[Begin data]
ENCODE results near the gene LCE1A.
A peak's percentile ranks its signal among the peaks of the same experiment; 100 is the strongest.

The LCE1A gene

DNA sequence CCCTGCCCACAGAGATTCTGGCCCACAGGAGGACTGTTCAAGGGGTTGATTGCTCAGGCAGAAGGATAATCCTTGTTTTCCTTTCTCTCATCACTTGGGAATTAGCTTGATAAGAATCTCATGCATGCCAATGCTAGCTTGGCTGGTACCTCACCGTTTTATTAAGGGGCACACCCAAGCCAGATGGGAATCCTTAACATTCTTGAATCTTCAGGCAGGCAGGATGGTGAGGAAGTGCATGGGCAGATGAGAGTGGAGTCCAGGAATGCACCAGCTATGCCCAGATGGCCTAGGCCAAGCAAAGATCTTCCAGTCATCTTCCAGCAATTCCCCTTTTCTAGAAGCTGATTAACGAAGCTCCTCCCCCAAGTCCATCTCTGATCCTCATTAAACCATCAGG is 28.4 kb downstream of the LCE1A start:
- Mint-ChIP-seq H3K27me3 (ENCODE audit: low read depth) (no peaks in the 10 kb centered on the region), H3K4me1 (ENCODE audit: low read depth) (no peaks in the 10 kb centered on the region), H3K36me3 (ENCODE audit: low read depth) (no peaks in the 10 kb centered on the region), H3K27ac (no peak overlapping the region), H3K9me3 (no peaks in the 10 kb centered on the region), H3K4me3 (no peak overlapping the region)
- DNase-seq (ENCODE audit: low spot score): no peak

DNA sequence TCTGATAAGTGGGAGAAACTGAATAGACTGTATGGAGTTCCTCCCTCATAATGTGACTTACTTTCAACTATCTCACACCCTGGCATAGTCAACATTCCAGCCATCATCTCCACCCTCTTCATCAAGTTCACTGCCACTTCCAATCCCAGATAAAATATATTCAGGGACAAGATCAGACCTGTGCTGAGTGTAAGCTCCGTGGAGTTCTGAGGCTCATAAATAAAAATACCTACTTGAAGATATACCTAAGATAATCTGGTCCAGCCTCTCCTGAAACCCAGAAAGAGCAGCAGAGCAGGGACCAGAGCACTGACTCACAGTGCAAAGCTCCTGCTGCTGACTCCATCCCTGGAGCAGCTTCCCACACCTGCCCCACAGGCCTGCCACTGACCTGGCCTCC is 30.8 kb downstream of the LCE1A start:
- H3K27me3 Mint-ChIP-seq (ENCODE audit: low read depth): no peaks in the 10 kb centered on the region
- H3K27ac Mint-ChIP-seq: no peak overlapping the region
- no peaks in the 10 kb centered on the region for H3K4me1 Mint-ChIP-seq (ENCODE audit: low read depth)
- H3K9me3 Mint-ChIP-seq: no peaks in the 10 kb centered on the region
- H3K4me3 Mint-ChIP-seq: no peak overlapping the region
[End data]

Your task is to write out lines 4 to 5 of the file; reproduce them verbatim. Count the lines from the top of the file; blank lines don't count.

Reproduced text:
DNA sequence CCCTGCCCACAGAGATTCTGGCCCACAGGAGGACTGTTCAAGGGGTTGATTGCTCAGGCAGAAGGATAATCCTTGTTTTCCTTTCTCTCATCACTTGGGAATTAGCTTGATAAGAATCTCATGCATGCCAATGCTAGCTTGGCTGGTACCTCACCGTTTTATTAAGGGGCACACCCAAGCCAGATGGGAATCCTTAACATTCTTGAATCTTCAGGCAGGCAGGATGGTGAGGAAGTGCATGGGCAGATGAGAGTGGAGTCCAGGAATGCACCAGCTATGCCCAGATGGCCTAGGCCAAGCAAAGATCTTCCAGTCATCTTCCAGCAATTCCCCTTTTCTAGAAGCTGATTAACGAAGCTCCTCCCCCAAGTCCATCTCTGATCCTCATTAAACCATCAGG is 28.4 kb downstream of the LCE1A start:
- Mint-ChIP-seq H3K27me3 (ENCODE audit: low read depth) (no peaks in the 10 kb centered on the region), H3K4me1 (ENCODE audit: low read depth) (no peaks in the 10 kb centered on the region), H3K36me3 (ENCODE audit: low read depth) (no peaks in the 10 kb centered on the region), H3K27ac (no peak overlapping the region), H3K9me3 (no peaks in the 10 kb centered on the region), H3K4me3 (no peak overlapping the region)